"Trusted," redefined

This big health insurance company relies heavily on insurance brokers to sell group policies to small and medium-size businesses, according to an IT pilot fish working there.

"While looking over some Cobol code, I came across a curious bit of logic, where a broker's commission wasn't calculated at the standard rate, but rather was input by the brokers themselves!" fish says.

"Only certain brokers had a special code to enable this logic. I stopped in at our CFO's office -- he had an 'open door' policy -- to ask him why we allowed some brokers to calculate their own commissions."

CFO explains that these "trusted brokers" either have high sales numbers or work in undermarketed areas, such as rural markets. Their contracts set their commission rate at 24.8 percent, and also specify that the brokers get to collect the premiums from customers, calculate and keep their commissions and send the rest to the company.

Fish goes back to his desk and, out of curiosity, cranks out some code to calculate the average self-reported commission for the trusted brokers, month by month for the past three years.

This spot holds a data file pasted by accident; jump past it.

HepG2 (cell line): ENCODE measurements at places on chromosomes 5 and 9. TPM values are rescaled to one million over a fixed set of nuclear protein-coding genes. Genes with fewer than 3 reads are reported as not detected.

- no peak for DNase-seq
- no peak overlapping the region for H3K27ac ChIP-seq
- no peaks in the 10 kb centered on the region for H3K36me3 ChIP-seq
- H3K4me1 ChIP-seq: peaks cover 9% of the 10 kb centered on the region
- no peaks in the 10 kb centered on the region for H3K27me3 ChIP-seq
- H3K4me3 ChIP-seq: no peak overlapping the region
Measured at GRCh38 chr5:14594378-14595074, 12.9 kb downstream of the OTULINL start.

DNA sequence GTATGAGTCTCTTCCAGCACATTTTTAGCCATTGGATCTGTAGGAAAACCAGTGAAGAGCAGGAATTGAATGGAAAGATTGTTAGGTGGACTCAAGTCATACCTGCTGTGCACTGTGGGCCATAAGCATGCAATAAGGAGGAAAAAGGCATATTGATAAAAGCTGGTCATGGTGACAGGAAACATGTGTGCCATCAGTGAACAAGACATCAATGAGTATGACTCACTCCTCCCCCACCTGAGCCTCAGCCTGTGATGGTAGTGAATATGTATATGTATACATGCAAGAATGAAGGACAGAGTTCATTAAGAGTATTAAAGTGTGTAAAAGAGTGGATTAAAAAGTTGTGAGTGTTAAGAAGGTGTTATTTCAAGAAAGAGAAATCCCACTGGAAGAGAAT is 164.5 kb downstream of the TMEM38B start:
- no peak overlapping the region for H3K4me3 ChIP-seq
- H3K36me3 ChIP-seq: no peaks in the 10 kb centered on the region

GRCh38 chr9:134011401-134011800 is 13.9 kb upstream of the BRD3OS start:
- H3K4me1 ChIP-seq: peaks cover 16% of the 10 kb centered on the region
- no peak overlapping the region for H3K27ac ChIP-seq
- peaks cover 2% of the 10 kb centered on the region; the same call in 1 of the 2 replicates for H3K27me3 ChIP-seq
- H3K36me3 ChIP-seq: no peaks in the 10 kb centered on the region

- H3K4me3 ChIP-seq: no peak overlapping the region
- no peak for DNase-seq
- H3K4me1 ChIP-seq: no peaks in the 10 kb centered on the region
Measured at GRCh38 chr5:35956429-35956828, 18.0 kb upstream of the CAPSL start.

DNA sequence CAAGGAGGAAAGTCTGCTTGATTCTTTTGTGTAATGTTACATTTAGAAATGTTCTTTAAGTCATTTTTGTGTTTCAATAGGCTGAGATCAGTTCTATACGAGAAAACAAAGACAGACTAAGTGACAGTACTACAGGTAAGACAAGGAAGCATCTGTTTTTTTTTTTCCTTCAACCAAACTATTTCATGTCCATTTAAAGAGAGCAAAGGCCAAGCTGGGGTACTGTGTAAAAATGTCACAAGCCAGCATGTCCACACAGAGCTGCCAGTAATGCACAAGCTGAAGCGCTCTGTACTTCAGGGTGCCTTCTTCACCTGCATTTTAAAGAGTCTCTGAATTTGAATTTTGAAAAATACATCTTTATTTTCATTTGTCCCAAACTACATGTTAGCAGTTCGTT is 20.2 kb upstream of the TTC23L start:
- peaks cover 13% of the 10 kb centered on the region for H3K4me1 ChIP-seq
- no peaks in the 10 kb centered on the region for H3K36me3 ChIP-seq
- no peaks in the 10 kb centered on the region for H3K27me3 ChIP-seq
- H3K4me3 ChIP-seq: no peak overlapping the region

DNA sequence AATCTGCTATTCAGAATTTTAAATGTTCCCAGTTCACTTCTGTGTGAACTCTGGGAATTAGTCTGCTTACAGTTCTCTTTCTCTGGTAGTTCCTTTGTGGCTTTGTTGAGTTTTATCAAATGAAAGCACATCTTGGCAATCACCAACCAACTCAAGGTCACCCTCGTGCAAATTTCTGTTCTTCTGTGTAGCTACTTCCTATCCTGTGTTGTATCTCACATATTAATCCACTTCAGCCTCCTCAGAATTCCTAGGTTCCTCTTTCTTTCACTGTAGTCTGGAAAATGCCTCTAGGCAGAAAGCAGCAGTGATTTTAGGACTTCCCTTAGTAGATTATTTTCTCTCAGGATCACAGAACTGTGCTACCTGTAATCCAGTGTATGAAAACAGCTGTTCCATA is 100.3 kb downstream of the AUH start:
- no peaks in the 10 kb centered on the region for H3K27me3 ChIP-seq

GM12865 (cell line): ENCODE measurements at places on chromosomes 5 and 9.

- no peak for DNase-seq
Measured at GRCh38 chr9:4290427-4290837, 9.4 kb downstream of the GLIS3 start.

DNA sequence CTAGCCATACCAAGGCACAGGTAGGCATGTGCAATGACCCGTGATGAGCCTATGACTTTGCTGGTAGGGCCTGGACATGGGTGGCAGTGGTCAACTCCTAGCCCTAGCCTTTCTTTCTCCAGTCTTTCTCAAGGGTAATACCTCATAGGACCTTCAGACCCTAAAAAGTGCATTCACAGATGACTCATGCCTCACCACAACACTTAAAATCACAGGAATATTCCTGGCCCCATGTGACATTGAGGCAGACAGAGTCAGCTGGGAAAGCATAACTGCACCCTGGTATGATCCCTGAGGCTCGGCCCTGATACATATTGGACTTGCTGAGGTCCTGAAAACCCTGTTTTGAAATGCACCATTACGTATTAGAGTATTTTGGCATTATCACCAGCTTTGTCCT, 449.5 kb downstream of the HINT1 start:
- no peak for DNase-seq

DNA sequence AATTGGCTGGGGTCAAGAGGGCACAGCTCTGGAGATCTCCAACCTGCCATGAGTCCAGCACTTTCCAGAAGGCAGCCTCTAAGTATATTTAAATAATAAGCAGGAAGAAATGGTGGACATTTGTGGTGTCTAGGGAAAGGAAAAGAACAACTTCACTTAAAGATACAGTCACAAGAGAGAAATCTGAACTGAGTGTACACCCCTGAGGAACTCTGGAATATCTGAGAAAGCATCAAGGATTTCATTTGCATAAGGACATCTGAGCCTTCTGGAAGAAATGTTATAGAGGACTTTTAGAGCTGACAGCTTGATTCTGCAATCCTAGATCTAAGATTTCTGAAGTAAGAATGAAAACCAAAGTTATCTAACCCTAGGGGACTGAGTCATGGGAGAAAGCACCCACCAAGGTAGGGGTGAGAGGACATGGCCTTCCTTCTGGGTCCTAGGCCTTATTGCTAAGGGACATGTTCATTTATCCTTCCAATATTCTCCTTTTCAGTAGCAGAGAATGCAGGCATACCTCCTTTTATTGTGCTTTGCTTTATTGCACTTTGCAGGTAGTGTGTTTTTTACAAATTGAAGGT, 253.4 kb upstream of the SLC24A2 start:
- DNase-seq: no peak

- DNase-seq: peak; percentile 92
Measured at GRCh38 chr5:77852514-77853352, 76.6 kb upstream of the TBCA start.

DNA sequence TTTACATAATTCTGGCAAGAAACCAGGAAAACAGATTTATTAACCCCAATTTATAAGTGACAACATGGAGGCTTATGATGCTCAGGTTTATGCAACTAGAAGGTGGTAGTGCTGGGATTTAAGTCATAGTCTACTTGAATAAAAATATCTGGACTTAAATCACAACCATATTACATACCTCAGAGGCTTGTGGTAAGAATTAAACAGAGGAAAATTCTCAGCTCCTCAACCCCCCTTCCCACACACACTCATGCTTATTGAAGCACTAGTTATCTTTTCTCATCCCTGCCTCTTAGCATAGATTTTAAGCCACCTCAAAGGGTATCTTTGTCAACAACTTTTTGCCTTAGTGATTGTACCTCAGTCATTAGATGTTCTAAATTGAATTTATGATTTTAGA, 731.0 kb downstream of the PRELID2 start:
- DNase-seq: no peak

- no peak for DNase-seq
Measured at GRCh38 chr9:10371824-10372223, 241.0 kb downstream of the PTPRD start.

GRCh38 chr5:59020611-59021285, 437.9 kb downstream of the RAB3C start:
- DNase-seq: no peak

Turns out that during slow months, about one-third of the brokers are keeping an average of 48 percent of their premiums as commissions. Then in busier months they keep only 15 percent, in order to balance things out.

"But for the year, they're far exceeding their contractually allowable 24.8 percent," says fish. "The company is losing about $5 million per year in overcharged commissions!

"I went back to the CFO and explained how some brokers were 'enhancing their cash flow' in violation of their contracts, costing the company millions plus the loss of future value of the premiums not received in earlier months and years."

CFO is impressed, and tells fish he'll take care of this right away.

A year later, fish leaves for greener pastures, but another two years after that he's back -- this time as a highly paid contractor. And to his surprise, his old folder is still on the network.

Scanning through the folder, he spots the script he wrote that looks for exceptions in the self-reported broker commissions.

"On a whim, I decided to run it again to see how things have improved since three years earlier," fish says. "And this time, I calculated the company was now losing $6 million per year on overcharged self-reported commissions.

"Well, if it's not a priority for them, it's not a priority for a mere contractor like me!"

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